Like Kris, I've been absent from the blog for a while, and like Kris, I apologize. Also like Kris, most of my absence has to do with writing. Specifically, writing a new book.
And I swear, it almost killed my sanity.
Writing the "next book" after selling one is a harrowing experience in and of itself-- constant questions of whether it's good enough, whether people will like it, whether or not you're just a one-hit-wonder with no real talent. I think I started about four different books before scrapping them because my confidence was wavering. When I finally hit upon the idea I was determined to write, it did not at all go the way I'd planned.
You see, I have a process. Or so I thought. While writing The Unhappening of Genesis Lee, I had a specific schedule, a specific way I wrote, specific writing techniques I used, and I thought this next book would be the same. Newsflash: no two books are written the same way.
This book was so different than anything I've tried before. It uses different writing techniques. It's even a different genre than what I'm used to writing. It deals with complicated character issues, literary references I had to look up, complex plot elements I had to research, and on and on. I had to do a lot of reading and movie-watching in this genre to make sure I was getting the right feel without falling into cliches. There were personal issues I struggled with at the core of the idea. I started the book three different times as completely different stories based on the same idea before finding the right one. Basically, I picked the most hellish idea possible for my sophomore novel effort, and everything about it was completely different than the way things had gone with my previous book.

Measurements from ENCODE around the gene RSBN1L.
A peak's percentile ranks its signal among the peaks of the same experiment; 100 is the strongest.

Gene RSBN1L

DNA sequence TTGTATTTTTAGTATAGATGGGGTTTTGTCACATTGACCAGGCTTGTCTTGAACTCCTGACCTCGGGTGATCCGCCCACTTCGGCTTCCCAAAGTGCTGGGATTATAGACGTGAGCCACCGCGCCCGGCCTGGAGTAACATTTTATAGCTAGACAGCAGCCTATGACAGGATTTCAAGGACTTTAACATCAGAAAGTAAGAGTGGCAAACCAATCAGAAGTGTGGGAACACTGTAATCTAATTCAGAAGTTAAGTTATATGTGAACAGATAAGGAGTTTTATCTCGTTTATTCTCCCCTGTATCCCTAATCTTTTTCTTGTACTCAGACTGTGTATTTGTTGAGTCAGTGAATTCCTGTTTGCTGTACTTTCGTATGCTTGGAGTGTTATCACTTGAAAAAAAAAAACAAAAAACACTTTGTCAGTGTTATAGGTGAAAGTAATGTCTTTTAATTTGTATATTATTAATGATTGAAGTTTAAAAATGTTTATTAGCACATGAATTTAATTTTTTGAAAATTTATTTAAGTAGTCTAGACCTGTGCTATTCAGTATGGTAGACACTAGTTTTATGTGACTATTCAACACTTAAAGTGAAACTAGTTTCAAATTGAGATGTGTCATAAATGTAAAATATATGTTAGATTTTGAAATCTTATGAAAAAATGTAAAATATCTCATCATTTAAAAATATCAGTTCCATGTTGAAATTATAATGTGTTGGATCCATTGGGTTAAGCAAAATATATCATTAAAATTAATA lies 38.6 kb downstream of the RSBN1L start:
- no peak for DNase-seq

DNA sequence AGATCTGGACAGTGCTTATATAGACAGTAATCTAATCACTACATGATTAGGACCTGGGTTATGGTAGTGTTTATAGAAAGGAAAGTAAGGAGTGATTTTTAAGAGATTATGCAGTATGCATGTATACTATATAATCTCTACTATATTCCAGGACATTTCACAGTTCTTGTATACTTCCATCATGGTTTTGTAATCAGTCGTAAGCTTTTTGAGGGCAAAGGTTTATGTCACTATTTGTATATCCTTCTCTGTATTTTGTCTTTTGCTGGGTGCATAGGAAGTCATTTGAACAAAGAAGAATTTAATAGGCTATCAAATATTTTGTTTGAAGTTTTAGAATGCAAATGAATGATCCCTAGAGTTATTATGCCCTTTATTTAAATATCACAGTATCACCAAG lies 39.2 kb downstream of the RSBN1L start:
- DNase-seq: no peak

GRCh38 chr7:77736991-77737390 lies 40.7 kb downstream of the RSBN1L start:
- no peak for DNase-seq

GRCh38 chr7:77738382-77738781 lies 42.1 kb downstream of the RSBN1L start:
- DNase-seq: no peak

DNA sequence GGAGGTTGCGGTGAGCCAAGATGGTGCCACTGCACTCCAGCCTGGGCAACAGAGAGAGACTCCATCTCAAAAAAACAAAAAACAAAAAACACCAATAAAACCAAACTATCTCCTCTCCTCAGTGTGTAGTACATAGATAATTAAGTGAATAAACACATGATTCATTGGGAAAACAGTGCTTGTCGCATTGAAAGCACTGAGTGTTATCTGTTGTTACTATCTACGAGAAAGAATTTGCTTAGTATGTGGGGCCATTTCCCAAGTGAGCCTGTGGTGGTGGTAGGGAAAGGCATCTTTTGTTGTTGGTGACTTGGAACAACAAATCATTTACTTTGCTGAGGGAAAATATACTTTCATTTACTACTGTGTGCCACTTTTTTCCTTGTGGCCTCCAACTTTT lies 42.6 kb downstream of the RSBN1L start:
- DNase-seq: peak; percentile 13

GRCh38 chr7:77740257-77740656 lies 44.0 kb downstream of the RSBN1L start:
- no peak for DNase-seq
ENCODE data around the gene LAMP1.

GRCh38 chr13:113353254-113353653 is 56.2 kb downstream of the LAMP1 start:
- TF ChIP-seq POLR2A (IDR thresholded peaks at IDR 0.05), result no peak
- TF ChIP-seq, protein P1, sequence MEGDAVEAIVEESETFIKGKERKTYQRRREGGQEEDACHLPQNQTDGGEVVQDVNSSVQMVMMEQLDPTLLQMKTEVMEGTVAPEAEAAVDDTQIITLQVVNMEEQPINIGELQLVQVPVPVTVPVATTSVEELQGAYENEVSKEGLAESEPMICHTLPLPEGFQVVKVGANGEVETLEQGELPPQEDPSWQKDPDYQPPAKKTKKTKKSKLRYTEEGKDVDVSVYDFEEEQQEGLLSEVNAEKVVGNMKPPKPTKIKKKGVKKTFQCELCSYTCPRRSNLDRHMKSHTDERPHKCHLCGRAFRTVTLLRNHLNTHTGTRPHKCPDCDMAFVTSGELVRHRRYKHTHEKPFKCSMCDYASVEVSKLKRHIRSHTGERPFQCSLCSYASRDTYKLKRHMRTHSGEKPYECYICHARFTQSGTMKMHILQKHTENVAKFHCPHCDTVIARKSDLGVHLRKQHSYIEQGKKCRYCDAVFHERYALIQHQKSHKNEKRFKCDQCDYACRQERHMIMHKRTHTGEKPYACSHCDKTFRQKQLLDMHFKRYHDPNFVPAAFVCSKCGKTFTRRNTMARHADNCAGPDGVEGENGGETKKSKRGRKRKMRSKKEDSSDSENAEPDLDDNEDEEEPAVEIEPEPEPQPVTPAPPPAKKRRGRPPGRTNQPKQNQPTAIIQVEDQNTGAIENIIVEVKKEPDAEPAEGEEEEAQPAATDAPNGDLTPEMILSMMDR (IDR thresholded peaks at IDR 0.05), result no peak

Just for kicks, here's a brief look at timelines for comparison.
Pre-planning-- 6-ish months while primarily working on another story
First draft-- 6 weeks
Revisions-- 1 year
Pre-planning-- 2-ish months full time as the primary story
First draft-- 6 months
Revisions-- 6 weeks (so far)
But here's the interesting thing. Even though I've gone through a totally different process and timeline with this book...I finished it, or at least a few drafts of it. And it's good. This book needed something different than my last one, and all that time spent finagling with the idea and wrestling with the first draft meant it was the most solid first draft I've ever written, and my revisions are flowing quickly and easily.
It can be panic-inducing, realizing that just because you've written one book doesn't mean you're going to know exactly how to write the next one. Each book is a totally different adventure and experience. And it should be. Stories come alive because of the way they are written, and if you want to breathe life into a lot of different stories, it's going to be different every time. It isn't any easier to write another book just because you've written one already. Oh, you learn--your craft gets better through experience, there's no doubt about it. But the art part of it, the act of throwing a part of your soul onto the page in the form of something that hopefully resembles a story--that's hard and different every single time.
It's scary. It's exhausting. It's exhilarating. And it's why I love writing.
Shallee McArthur originally wanted to be a scientist, until she realized what she liked best about science was twisting it into fiction. She earned a degree in English and creative writing from Brigham Young University so she could do just that. When she's not writing books, she's attempting to raise her son and daughter as proper sci fi and fantasy geeks. Her other adventures have included wrangling a group of volunteers in Ghana, changing her hairstyle way too often, and marrying a fellow nerd. She lives in Utah with her husband and two children. Her YA sci fi, THE UNHAPPENING OF GENESIS LEE, debuts Nov. 4, 2014.